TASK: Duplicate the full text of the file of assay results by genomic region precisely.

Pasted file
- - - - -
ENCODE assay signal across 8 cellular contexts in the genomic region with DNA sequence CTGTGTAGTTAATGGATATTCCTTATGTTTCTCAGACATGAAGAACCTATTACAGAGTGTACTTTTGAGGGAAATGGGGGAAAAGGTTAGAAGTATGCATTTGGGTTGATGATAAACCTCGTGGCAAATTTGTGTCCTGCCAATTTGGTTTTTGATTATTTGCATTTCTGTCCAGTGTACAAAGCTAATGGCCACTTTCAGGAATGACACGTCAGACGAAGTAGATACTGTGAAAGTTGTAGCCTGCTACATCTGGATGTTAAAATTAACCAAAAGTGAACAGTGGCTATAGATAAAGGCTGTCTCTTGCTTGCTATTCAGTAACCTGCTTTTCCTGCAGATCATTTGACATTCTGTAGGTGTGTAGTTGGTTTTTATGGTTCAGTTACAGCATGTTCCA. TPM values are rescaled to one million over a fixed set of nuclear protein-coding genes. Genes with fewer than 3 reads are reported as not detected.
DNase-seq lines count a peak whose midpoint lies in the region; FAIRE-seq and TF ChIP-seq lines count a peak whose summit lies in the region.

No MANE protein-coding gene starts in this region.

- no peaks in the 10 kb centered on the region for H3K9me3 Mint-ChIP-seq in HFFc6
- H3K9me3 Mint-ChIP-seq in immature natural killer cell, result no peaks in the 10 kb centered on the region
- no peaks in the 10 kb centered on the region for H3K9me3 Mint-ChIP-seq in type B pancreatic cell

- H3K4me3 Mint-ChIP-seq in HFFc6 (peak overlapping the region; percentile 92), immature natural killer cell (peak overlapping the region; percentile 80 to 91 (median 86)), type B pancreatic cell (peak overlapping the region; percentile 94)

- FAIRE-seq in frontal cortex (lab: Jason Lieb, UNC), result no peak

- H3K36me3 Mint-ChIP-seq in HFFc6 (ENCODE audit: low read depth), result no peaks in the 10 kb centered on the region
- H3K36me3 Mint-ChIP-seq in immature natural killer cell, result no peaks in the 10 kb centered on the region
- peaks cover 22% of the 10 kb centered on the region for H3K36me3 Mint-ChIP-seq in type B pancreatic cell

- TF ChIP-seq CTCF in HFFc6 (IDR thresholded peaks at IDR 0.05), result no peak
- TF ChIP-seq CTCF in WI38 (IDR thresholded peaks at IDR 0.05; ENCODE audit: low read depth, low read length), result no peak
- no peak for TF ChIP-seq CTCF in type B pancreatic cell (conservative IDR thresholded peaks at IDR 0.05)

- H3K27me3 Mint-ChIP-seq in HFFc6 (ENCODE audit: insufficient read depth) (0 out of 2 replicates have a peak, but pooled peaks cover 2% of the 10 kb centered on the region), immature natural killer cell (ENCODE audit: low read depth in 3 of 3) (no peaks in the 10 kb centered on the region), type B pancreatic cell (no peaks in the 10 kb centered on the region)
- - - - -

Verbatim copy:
ENCODE assay signal across 8 cellular contexts in the genomic region with DNA sequence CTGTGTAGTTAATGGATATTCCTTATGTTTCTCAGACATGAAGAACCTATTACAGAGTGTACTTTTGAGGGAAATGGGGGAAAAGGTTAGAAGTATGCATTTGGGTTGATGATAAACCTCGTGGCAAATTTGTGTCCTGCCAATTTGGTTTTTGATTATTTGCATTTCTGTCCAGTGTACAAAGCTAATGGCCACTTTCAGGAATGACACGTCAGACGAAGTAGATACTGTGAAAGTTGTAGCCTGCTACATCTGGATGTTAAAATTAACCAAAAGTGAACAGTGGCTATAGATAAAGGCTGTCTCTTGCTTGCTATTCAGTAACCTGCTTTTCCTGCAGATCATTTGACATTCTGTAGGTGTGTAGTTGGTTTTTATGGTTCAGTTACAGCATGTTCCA. TPM values are rescaled to one million over a fixed set of nuclear protein-coding genes. Genes with fewer than 3 reads are reported as not detected.
DNase-seq lines count a peak whose midpoint lies in the region; FAIRE-seq and TF ChIP-seq lines count a peak whose summit lies in the region.

No MANE protein-coding gene starts in this region.

- no peaks in the 10 kb centered on the region for H3K9me3 Mint-ChIP-seq in HFFc6
- H3K9me3 Mint-ChIP-seq in immature natural killer cell, result no peaks in the 10 kb centered on the region
- no peaks in the 10 kb centered on the region for H3K9me3 Mint-ChIP-seq in type B pancreatic cell

- H3K4me3 Mint-ChIP-seq in HFFc6 (peak overlapping the region; percentile 92), immature natural killer cell (peak overlapping the region; percentile 80 to 91 (median 86)), type B pancreatic cell (peak overlapping the region; percentile 94)

- FAIRE-seq in frontal cortex (lab: Jason Lieb, UNC), result no peak

- H3K36me3 Mint-ChIP-seq in HFFc6 (ENCODE audit: low read depth), result no peaks in the 10 kb centered on the region
- H3K36me3 Mint-ChIP-seq in immature natural killer cell, result no peaks in the 10 kb centered on the region
- peaks cover 22% of the 10 kb centered on the region for H3K36me3 Mint-ChIP-seq in type B pancreatic cell

- TF ChIP-seq CTCF in HFFc6 (IDR thresholded peaks at IDR 0.05), result no peak
- TF ChIP-seq CTCF in WI38 (IDR thresholded peaks at IDR 0.05; ENCODE audit: low read depth, low read length), result no peak
- no peak for TF ChIP-seq CTCF in type B pancreatic cell (conservative IDR thresholded peaks at IDR 0.05)

- H3K27me3 Mint-ChIP-seq in HFFc6 (ENCODE audit: insufficient read depth) (0 out of 2 replicates have a peak, but pooled peaks cover 2% of the 10 kb centered on the region), immature natural killer cell (ENCODE audit: low read depth in 3 of 3) (no peaks in the 10 kb centered on the region), type B pancreatic cell (no peaks in the 10 kb centered on the region)